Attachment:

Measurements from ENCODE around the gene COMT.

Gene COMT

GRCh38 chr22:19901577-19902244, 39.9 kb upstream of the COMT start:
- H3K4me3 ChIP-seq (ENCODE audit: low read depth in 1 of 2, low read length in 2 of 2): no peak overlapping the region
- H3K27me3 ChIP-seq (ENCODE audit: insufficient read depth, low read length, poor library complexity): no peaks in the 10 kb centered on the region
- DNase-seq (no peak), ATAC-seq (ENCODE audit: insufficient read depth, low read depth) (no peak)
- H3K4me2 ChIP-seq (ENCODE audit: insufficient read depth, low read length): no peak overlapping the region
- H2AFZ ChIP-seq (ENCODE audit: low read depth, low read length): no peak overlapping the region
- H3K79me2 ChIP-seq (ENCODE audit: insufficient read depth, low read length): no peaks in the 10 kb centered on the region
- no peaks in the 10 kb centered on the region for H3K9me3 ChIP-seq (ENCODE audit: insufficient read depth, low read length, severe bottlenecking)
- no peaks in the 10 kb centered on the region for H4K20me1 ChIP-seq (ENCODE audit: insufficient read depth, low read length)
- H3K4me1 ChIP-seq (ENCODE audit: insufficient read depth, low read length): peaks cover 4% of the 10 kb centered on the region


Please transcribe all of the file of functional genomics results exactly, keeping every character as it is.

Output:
Measurements from ENCODE around the gene COMT.

Gene COMT

GRCh38 chr22:19901577-19902244, 39.9 kb upstream of the COMT start:
- H3K4me3 ChIP-seq (ENCODE audit: low read depth in 1 of 2, low read length in 2 of 2): no peak overlapping the region
- H3K27me3 ChIP-seq (ENCODE audit: insufficient read depth, low read length, poor library complexity): no peaks in the 10 kb centered on the region
- DNase-seq (no peak), ATAC-seq (ENCODE audit: insufficient read depth, low read depth) (no peak)
- H3K4me2 ChIP-seq (ENCODE audit: insufficient read depth, low read length): no peak overlapping the region
- H2AFZ ChIP-seq (ENCODE audit: low read depth, low read length): no peak overlapping the region
- H3K79me2 ChIP-seq (ENCODE audit: insufficient read depth, low read length): no peaks in the 10 kb centered on the region
- no peaks in the 10 kb centered on the region for H3K9me3 ChIP-seq (ENCODE audit: insufficient read depth, low read length, severe bottlenecking)
- no peaks in the 10 kb centered on the region for H4K20me1 ChIP-seq (ENCODE audit: insufficient read depth, low read length)
- H3K4me1 ChIP-seq (ENCODE audit: insufficient read depth, low read length): peaks cover 4% of the 10 kb centered on the region